The US ambassador to The Gambia at the time of the 1994 coup d’etat had very little respect for the then vice president and defence minister.
Speaking in a US foreign services personnel anecdotal forum in 2010, Ambassador Andrew Winter now retired, said while President Jawara was a good and admirable man, his vice president, Saihou Sabally, “was not a good guy, was not a nice guy; was a crook, [and] was corrupt”.
Mr Winter said he knew and had dealt with the top echelon of the Jawara government including the ministers. “All of the ministers, the head of the National Security Agency, and the police chief… I had known all of them and they were very decent and good people. The only really bad guy was Vice President Sabally.”
He added: “President Jawara did not have a corrupt bone in his body. He lived well but not extravagantly. He didn’t travel a lot except on business. He did have two wives in the Muslim fashion. They dressed well but not extravagantly. His vice president, Saihou Sabally, who was also the minister of defence, was a less savoury character… Jawara had been in power at that point for almost 30 years and corruption had increased during that time. The Daily Observer started ferreting out this corruption and government officials weren’t quite used to this, but Jawara was enough of a democrat, and he truly was, that he wasn’t going to take action against the newspaper. Some of the ministers would publicly criticise the Daily Observer.”
Ambassador Winter said a major reason for the success of the coupists’ takeover of Banjul and State House was because of the decision by the Defence Ministry under Sabally, to change the venue of the planned war games with the visiting US Marines on the Friday morning the coup took place.
“In retrospect, it was clear that the coup plotters considered this as an opportunity. The ship La Moure County, had Marines and Marine amphibious vehicles onboard. The consular officer and I worked with the Ministry of Defence on a schedule of activities. Interestingly, again in retrospect, the Army suggested having some war games in order to get some real training, and everyone agreed. It was agreed that we’d use a national park just outside of the capital for the war games.
“A few days before the ship’s visit, the permanent secretary at the Ministry of defence, Bun Jack, called and said, we don’t think that the location of this national park for the manoeuvres is that good an idea. They’d be more realistic if they were held at the bridge at the entrance to Banjul… He said it would be more realistic if we pretended that the attack was coming from the mainland towards the capital over the bridge. He told this to the consular officer. I didn’t like that idea, but not because I had any suspicions of a coup. This was the only bridge into the capital and did not seem like a very convenient place to hold war games. It would be disruptive; it would make people nervous. I put in a call to the Minister of Defence, who was also the vice president, and I couldn’t get through to him to discuss this change.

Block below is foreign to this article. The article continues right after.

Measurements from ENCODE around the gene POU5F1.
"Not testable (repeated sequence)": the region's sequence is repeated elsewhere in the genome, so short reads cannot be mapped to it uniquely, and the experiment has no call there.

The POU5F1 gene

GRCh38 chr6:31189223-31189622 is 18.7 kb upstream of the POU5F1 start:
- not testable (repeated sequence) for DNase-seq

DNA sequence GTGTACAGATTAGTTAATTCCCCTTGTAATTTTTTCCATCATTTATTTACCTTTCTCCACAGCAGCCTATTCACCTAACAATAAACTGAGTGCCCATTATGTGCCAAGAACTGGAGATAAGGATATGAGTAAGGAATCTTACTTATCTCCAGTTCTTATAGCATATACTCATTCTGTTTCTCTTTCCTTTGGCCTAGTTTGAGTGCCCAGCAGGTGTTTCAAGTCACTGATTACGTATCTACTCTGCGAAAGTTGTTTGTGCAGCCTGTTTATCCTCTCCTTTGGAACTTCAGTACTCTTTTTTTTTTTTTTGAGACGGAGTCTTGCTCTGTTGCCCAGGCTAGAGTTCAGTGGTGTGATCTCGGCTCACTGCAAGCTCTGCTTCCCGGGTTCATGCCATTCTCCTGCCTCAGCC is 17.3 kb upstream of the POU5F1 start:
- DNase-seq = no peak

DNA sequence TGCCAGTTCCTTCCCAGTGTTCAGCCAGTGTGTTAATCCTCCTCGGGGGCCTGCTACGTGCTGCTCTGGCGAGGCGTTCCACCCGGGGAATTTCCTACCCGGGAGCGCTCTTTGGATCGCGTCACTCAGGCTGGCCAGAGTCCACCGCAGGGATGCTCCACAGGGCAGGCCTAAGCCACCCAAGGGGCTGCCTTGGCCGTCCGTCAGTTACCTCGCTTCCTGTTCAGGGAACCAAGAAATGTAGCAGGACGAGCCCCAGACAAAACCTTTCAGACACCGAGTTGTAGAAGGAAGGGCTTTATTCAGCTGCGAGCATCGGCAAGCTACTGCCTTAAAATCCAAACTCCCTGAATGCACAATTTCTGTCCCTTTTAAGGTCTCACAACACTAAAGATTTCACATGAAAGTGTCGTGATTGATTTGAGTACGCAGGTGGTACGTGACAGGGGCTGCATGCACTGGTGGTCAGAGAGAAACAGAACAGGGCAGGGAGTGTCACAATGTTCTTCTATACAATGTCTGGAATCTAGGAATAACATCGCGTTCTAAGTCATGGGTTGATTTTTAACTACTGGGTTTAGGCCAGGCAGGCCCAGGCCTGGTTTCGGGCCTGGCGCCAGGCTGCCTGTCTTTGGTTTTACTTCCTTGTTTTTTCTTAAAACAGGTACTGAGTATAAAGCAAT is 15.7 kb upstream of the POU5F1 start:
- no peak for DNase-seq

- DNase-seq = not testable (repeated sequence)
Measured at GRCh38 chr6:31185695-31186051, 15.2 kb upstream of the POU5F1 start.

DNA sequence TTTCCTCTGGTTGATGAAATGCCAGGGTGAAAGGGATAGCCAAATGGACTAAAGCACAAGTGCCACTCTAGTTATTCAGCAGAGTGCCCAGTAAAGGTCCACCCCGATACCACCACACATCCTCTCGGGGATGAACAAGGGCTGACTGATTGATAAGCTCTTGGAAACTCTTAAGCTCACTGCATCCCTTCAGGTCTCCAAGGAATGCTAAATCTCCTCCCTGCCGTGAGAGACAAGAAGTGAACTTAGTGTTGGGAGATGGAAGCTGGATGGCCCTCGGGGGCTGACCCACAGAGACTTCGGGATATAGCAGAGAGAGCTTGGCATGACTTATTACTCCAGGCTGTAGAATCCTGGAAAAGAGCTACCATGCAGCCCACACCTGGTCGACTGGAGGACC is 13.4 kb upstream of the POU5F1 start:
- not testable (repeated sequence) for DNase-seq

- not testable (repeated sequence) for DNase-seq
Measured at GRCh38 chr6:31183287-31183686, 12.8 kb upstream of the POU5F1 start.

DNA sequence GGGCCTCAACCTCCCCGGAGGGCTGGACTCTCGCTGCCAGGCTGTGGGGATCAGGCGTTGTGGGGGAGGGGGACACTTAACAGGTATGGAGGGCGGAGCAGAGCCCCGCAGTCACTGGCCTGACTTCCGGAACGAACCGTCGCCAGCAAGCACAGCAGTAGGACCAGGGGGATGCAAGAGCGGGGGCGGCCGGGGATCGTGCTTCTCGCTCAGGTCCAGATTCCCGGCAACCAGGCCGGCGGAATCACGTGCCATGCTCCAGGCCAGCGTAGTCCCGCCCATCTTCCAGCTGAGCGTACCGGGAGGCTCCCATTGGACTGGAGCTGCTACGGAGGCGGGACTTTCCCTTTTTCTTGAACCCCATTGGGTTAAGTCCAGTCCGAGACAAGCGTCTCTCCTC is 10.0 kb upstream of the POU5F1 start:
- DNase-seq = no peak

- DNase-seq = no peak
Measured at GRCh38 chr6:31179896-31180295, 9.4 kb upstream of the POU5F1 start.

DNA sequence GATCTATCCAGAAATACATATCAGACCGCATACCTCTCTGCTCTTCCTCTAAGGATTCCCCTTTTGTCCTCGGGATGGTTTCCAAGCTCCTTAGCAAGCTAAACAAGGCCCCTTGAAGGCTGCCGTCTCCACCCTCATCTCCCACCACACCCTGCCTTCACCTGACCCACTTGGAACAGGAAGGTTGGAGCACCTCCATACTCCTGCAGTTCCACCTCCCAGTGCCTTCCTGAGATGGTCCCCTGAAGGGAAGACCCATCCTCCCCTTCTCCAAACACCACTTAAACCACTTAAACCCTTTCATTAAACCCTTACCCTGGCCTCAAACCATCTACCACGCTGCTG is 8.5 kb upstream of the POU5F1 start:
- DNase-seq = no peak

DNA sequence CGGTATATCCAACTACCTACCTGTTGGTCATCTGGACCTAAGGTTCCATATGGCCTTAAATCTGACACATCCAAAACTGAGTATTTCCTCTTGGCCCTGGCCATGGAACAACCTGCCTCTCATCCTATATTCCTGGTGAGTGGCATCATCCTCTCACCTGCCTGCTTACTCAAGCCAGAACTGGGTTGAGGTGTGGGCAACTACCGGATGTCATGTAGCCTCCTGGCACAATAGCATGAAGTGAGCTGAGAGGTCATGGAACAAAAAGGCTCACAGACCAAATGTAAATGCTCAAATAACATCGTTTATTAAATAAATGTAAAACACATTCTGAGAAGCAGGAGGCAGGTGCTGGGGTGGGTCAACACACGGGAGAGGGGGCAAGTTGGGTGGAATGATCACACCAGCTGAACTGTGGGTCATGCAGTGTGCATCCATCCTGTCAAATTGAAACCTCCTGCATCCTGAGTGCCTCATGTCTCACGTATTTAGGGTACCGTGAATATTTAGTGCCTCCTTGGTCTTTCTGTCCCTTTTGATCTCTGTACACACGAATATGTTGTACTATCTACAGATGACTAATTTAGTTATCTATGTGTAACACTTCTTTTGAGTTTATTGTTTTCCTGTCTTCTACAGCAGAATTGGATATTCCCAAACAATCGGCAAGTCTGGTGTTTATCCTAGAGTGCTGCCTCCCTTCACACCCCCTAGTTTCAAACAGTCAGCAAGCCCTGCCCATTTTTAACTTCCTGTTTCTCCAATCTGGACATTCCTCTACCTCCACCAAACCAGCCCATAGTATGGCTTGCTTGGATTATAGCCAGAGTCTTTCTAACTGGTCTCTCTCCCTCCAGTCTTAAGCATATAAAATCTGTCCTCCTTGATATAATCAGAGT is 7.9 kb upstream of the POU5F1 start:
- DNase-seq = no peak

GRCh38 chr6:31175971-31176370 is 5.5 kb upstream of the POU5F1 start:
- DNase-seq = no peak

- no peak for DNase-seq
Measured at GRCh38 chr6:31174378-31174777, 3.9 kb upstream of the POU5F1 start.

“I ended up talking to the permanent secretary. He said he would pass the word to the vice president and would let me know. The word came back that the vice president was OK with having the war games at Denton Bridge. I wasn’t deeply concerned about it, I wish I had been, and therefore let it stand. Again in retrospect, the permanent secretary appears to have been in cahoots with the coup plotters and probably never consulted the vice president…
“…The consular officer and I realised we had been had, that the permanent secretary in the Ministry of Defence had clearly been complicit in the coup, that his actions had allowed the troops to get access to their weapons, and that he had changed the location of the manoeuvres to allow the troops to enter Banjul. Clearly the vice president had been more had than we had been had. It was clear that this fellow [Jack] had been a traitor to his country…”
Read the detailed excerpt of Ambassador Winter’s interview in Bantaba on the subsequent pages.